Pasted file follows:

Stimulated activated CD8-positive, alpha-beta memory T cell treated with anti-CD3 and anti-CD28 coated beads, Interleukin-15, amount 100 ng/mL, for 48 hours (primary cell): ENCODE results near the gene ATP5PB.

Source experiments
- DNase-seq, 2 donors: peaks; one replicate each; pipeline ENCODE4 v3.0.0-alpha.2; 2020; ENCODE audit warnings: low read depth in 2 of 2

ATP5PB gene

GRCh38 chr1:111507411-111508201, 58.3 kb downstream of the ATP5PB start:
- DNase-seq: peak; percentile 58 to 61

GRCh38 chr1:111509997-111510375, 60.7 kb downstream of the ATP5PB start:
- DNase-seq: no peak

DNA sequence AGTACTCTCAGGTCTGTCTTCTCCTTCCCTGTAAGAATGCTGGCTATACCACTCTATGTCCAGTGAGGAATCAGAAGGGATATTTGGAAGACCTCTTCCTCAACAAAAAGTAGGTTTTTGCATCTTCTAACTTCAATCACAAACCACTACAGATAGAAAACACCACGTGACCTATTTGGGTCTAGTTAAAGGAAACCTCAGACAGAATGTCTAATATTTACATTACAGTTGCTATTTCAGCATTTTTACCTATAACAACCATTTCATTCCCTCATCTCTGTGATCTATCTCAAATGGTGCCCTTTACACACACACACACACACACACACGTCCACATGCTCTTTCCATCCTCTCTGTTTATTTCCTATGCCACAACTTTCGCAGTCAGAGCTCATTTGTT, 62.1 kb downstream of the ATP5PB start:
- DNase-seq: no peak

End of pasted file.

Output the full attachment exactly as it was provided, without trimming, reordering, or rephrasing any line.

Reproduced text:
Stimulated activated CD8-positive, alpha-beta memory T cell treated with anti-CD3 and anti-CD28 coated beads, Interleukin-15, amount 100 ng/mL, for 48 hours (primary cell): ENCODE results near the gene ATP5PB.

Source experiments
- DNase-seq, 2 donors: peaks; one replicate each; pipeline ENCODE4 v3.0.0-alpha.2; 2020; ENCODE audit warnings: low read depth in 2 of 2

ATP5PB gene

GRCh38 chr1:111507411-111508201, 58.3 kb downstream of the ATP5PB start:
- DNase-seq: peak; percentile 58 to 61

GRCh38 chr1:111509997-111510375, 60.7 kb downstream of the ATP5PB start:
- DNase-seq: no peak

DNA sequence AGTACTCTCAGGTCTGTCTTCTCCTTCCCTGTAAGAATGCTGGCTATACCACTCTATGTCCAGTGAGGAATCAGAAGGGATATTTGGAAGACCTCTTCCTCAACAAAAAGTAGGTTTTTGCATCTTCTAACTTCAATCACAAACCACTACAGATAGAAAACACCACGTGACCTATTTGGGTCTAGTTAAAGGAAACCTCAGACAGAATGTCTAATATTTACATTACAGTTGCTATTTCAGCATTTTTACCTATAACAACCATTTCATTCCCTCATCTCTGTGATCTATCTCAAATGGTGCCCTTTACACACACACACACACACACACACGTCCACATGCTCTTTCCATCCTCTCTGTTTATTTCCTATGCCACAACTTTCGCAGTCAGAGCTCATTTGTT, 62.1 kb downstream of the ATP5PB start:
- DNase-seq: no peak